MORE FILIPINOS have been unable to pay off their loans this year amid high borrowing costs and elevated inflation, but decreasing debt repayment levels may not be a significant risk to financial stability.

A higher number of borrowers were unable to repay their debt this year amid post-pandemic spending, Marie Alexise Charisse Arboleda, head of operations at Collectius, said in an interview with BusinessWorld, and this could rise further as credit card usage is expected to increase this quarter amid the holiday season.

“During this time, many Filipinos tend to prioritize holiday spending, which includes holiday gifting, over debt repayment,” she said. “Given anticipation for high inflation, it is likely that consumers will spend more and we can expect to see a decrease in debt repayment levels across all consumer loans.” 

Consumer credit jumped by 22.7% year on year to P1.17 trillion in August from P950.8 billion a year ago, slightly faster than the 22.6% growth in July, Bangko Sentral ng Pilipinas (BSP) data showed. Specifically, credit card loans expanded by 29.7% year on year in August. 

Overall, outstanding loans disbursed by big banks expanded by 7.2% year on year to P11.06 trillion in August, easing from the 7.7% print in July and was the slowest in 20 months.

“A slowdown in debt repayment rates does pose challenges, but may not necessarily lead to financial crisis…, especially if it is sufficiently addressed by regulatory measures,” Ms. Arboleda said. 

Separate BSP data showed banks’ nonperforming loan (NPL) ratio improved to a four-month low of 3.42% in August from 3.43% in July.

Bad loans declined by 5.9% year on year to P442.9 billion as of end-August. However, this was 0.6% higher than P440.1 billion seen at end-July.

Slower debt repayments can hurt banks and make it harder for financial institutions to lend money and provide financial services, Ms. Arboleda said.

“But banks and other financial institutions in the Philippines are well-capitalized and they generally have risk mitigation strategies in place,” she said.

“The (government) might take steps to reduce risks and support the financial system, especially during tough times, and we saw that also during the pandemic,” she added. 

During the coronavirus pandemic, Filipinos paid their debt on a monthly basis instead of settling them at once, Ms. Arboleda said. 

“Monthly payments have become the standard practice for most loans and it provides borrowers with a structured schedule for clearing their debts,” she said. 

But the high interest rate environment will affect debt repayments as borrowers will need to settle higher monthly installments, especially for credit card loans, she added.

“Additionally, the impact of inflation on debt repayments varies depending on our economic conditions as well. So, if our prices are going up, it can be tougher for Filipinos to manage their debt,” Ms. Arboleda said.

Credit cards are likely the biggest debt source for average Filipinos as it is one of the most used payment channels, she said.

“Based on our research together with CCAP (Credit Card Association of the Philippines), the total amount of credit card billings is up to P400 billion. This shows that our economy is resilient, but it also means that the Filipinos are turning to borrowing money because of high inflation, which is making their purchasing power weaker,” she said.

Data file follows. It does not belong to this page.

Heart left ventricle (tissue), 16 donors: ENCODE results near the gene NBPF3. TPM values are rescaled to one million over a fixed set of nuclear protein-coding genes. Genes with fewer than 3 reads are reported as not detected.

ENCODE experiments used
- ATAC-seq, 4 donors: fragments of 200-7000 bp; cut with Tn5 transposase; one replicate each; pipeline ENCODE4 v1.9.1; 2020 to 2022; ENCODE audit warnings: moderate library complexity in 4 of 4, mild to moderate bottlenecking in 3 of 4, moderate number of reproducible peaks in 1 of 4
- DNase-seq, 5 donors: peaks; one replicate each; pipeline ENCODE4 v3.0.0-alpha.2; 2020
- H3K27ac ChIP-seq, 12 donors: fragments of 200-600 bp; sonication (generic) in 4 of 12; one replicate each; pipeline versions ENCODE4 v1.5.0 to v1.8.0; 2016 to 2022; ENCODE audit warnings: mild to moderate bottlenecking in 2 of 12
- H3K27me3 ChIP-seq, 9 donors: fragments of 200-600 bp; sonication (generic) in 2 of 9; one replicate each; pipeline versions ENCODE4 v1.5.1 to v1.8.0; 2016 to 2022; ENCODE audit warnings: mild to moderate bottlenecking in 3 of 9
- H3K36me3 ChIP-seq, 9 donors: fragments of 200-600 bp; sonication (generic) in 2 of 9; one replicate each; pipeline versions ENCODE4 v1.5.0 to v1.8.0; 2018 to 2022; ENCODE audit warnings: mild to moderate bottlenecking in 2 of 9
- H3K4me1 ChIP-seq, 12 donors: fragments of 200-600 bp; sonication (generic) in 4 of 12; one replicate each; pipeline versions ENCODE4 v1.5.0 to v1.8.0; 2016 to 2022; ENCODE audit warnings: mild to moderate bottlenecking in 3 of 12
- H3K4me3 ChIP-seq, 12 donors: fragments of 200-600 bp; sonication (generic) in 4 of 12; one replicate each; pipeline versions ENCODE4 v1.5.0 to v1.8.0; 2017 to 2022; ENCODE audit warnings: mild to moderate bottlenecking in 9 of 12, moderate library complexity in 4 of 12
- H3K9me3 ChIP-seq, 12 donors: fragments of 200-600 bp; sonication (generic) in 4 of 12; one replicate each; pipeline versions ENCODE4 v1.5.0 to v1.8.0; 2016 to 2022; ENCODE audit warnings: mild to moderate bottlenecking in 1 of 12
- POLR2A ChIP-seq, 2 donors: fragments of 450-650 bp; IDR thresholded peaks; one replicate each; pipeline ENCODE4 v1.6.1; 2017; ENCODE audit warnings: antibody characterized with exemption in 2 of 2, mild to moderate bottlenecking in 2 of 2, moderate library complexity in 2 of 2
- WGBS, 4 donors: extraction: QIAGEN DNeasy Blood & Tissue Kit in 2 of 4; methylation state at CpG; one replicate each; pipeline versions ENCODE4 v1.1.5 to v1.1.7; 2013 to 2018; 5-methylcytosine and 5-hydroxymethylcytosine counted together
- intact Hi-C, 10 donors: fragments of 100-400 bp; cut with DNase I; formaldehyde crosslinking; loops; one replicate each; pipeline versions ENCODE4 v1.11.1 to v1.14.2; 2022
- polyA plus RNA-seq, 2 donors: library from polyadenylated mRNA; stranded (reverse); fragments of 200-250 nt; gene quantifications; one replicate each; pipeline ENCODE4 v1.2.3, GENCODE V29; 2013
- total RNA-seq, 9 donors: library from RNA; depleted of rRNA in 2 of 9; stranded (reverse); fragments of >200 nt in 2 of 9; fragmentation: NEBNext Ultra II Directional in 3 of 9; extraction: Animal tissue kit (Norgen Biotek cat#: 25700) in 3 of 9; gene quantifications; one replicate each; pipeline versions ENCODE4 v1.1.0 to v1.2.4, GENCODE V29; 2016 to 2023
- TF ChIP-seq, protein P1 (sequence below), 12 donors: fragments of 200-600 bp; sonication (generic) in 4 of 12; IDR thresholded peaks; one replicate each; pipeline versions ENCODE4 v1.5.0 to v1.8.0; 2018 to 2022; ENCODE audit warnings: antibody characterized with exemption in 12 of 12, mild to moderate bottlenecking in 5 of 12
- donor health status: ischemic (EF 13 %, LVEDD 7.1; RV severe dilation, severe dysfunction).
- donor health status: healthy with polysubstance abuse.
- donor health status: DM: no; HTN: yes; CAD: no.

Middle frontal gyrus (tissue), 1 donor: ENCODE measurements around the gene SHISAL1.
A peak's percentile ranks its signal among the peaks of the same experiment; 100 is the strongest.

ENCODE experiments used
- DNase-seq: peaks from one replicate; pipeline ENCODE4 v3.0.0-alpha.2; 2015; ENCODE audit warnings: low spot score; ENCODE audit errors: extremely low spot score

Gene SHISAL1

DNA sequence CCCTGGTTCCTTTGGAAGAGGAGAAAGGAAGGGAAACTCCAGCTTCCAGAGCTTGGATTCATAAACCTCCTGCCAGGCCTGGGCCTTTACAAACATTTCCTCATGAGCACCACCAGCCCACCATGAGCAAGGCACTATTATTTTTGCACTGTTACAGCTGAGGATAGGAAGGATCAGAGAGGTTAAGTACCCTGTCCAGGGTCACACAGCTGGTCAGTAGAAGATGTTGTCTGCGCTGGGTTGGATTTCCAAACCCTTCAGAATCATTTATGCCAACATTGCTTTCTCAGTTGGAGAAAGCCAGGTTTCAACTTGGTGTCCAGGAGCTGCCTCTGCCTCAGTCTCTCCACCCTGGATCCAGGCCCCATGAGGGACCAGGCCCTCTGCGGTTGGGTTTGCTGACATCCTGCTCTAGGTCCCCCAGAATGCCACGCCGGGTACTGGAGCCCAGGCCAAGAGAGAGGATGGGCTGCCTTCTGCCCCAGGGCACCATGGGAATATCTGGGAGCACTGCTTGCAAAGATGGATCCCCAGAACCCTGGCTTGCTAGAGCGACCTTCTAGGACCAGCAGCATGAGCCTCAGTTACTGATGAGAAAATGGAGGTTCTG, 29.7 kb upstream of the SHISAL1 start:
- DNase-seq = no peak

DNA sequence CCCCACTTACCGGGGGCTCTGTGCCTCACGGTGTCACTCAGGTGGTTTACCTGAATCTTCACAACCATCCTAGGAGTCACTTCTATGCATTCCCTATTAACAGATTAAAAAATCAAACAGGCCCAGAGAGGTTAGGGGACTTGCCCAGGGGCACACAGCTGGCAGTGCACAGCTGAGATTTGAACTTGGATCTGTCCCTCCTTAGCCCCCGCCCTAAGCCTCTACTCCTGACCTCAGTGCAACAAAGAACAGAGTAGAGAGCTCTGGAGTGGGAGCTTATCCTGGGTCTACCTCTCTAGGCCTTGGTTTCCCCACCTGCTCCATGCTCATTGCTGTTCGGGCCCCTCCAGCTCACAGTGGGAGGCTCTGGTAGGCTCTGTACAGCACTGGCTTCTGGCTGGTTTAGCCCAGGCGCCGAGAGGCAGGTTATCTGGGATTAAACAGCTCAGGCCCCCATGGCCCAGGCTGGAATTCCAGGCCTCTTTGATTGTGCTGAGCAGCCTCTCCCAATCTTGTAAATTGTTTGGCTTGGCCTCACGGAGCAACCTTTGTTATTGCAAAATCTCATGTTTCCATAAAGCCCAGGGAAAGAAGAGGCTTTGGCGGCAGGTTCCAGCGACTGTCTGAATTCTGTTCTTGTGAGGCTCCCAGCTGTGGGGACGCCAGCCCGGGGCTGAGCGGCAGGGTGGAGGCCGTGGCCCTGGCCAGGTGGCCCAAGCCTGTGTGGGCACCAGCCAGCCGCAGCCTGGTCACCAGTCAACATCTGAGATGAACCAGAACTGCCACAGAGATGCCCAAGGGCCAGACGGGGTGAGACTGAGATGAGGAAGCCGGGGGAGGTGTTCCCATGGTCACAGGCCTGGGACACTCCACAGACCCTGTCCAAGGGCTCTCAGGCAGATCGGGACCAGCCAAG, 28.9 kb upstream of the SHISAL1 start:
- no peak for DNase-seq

Inflation may also affect unbanked Filipinos as it limits their purchasing power, saving options, and make them more sensitive to economic problems, she said.

Ms. Arboleda also noted that the Philippines has seen a gradual shift to digital and card-based payments that accelerated during the pandemic.

“Credit card usage for online and e-commerce was on the rise. Filipinos purchased everything online, from groceries, medicine, food, we paid it online via our credit cards,” she said.

“Also, during the pandemic, savings were touched, which caused people to be alarmed a little. That’s why they use credit or credit cards as their main source (of finance) during the pandemic to survive,” she said.

Credit card use will continue to surge in the Philippines in the coming years, Ms. Arboleda said.

“With the increase of post-pandemic revenge spending and elevated inflation, many customers will rely on consumer credit. The pandemic made it even more popular because it pushed Filipinos to use online and contactless ways of payment,” she said.

“I expect the credit card usage to increase further given the increasing digital literacy with the younger and more digitally savvy population. However, it is crucial for average Filipinos to be aware of their financial situations to avoid defaulting or falling into a debt trap,” she said.

There is still room to enhance financial literacy in the Philippines despite numerous programs and campaigns handled by the government, Ms. Arboleda said.

“How much people use credit cards and how well they repay their debt will depend on our economy. If the economy is doing okay or it’s getting better, it gives people the confidence to use their credit cards because they feel good about being able to pay off what they owe,” she said. “But if our economy is not doing so well and there are job losses and incomes aren’t stable, people tend to be more careful with their credit card use. That can affect the way how they pay their debts.”

“That’s why at Collectius, information is very important to us. We pay close attention to the market trends for both the bank and unbanked customers and we ensure that our customers are well supported with the knowledge in managing their debts,” Ms. Arboleda added.

Collectius, a financial technology company, is one of the five Financial Institutions Strategic Transfer Corporations in the Philippines licensed to acquire nonperforming loans or assets accumulated by banks during the coronavirus pandemic. — Keisha B. Ta-asan